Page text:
Sunday, November 21, 2010

A Boomwhacker to the Side of My Head

Back in 1990, a guy named Roger van Oech wrote a book called A Whack to the Side of the Head, about unleashing one's creativity.

My whack came at PASIC (Percussive Arts Society International Convention) last weekend, when I sat in on a whole series of drumming workshops to prepare for an upcoming  Symphony project with the Court.

Warren and I both attend PASIC whenever possible, and this year it was possible. That meant I spent three days in the heart of the Percussion Universe amid the shiny cymbals, amid the tapping and the tinging and the playing of almost every percussion instrument known to mankind.

And there, in the midst of all those shiny cymbals and all the tapping and the tinging and the playing of almost every percussion instrument known to mankind, I got a Boomwhacker to the side of the head. (Figuratively, not literally.)

At the first drumming workshop, I was the only person in the room who raised a hand when the facilitator asked if there was anyone who didn't know what a Boomwhacker was. In response to the shocked gasps when my hand went up, I blurted out that I wasn't a percussionist. They didn't throw me out of the room, but very nicely allowed me to stay and join them in playing. Afterwards, a real live percussionist came up to and said I could never claim not to be a percussionist again in my life. "You've been initiated."

The next day, I went to another drumming workshop. The room had been rearranged so that the chairs were in concentric circles, each chair with a percussion instrument of some sort - drums, shakers, tambourines, cowbells - on or beside each seat. I slipped into a chair with a large floor drum in front of it, looked and listened around the rapidly filling circle, and soon found a rhythm to add to the group.

The guy from the day before was five seats away. He looked over and nodded at me. "I knew you'd be back," his satisfied smile said.

We drummed for a long time. The first circle of chairs (15 of us? 20?) filled and the second started filling (another 30?). Each player wove his or her beat into the other ones filling the room. Sometimes a player would listen and start a new pattern to fit in a different way with the others.

There is a concept in physics known as entrainment. Entrainment is the tendency for two oscillating bodies to lock into phase so that they vibrate in harmony. It was first noted back in the 1660s by a Dutch scientist, Christian Huygens, who noticed that when he placed two pendulum clocks on a wall near each other and swung the pendulums at different rates, they would eventually end up swinging at the same rate due to their mutual influence on one another.

In Percussion Universe, entrainment means that 60 people all playing their own free-form rhythms in a drumming circle, without a conductor or "leader," will naturally fall into a "locked" pattern where each player's patterns harmonize rhythmically with everyone else in the circle.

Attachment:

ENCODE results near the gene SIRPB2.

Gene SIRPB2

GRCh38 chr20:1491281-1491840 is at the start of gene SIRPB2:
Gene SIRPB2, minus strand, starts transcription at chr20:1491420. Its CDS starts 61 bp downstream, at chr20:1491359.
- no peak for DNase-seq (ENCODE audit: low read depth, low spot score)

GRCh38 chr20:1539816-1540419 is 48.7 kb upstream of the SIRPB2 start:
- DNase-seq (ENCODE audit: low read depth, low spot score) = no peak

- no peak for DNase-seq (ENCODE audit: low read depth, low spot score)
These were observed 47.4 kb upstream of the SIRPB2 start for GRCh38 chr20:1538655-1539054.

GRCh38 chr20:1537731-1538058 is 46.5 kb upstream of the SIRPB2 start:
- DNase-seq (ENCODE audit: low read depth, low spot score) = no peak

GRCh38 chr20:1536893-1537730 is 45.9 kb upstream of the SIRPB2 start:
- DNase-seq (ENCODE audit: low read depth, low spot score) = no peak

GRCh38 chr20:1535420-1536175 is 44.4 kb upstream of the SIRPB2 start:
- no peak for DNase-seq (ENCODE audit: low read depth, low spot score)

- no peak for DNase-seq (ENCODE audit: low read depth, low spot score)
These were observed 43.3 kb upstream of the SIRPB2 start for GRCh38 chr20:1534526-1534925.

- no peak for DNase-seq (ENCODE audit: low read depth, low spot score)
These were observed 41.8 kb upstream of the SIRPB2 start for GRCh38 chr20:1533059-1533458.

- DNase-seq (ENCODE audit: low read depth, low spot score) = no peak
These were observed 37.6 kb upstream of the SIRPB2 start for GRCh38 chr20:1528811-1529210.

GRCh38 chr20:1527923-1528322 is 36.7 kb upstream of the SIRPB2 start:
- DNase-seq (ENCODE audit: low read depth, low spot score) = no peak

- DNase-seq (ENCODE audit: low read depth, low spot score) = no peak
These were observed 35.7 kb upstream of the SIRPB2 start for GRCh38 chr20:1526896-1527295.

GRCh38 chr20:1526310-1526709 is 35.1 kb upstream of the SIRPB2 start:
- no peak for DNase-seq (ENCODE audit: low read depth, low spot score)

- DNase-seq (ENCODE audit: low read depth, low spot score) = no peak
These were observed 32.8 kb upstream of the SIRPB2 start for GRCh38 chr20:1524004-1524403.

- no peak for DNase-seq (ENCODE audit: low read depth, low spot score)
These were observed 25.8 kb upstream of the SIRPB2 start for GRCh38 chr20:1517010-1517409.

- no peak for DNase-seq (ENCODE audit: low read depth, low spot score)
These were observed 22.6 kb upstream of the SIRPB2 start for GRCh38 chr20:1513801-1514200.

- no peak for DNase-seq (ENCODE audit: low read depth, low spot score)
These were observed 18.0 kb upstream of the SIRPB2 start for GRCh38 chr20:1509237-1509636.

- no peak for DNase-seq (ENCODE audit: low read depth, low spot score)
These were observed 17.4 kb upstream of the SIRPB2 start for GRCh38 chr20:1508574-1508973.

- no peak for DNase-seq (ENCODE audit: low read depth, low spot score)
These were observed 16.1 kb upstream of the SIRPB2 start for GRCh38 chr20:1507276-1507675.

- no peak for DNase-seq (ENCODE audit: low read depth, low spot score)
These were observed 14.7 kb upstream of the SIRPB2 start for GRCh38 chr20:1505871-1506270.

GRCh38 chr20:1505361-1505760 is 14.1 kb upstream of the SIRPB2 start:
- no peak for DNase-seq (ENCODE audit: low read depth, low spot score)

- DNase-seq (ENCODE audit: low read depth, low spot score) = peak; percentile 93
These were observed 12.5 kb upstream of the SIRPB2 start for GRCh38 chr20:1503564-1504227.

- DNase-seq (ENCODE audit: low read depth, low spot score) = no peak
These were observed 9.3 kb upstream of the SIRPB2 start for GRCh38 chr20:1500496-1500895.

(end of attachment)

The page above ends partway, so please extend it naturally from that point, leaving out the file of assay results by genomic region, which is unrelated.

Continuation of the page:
In that room, our rhythms continued, swelling and receding, while the facilitator smiled and invited more people to join the circle.  We were locked. We were entrained. We drummed on for a long time, lost in the rhythms of our own making. We drummed on long enough that my hands became bruised. Long enough that many of us in the circle bonded without saying a word.

Coming out of the drumming workshops at PASIC, but especially out of that particular workshop, I felt energized. Ideas - about drumming, about instrument making, about projects back home, about writing - flew through my head. I all but skipped and cavorted down the hall each time I left a workshop.

The drumming workshops were a Boomwhacker to the side of my head. They dislodged preconceptions and misconceptions I had about drumming, starting with "I can't do this." They turned on lots of lights in my head: Whooaaaa - I can do this! Whooaaaa - we can do this! Whooaaaa - we can launch that project without a lot of $$! Whooaaaa  - this is WAY COOL!

Sometimes you have to step outside of yourself to see where you are and where you are going. Sometimes you have to leave your comfort zone and stick your hand up (even if you are the only one doing so) to jumpstart your brain and your energy.

Sometimes you need a Boomwhacker to the side of your head.

1 comment:

Arlene said...

So very true, April..."Sometimes you have to leave your comfort zone and stick your hand up (even if you are the only one doing so) to jumpstart your brain and your energy."

Once again, your words present great lessons... The power of drums works on elemental responses. Thoughts of Japanese drummers on stage... of Native drums at the PowWows we sometimes attend... bring once again similar responses I felt.

Thank you again for sharing your words and experiences.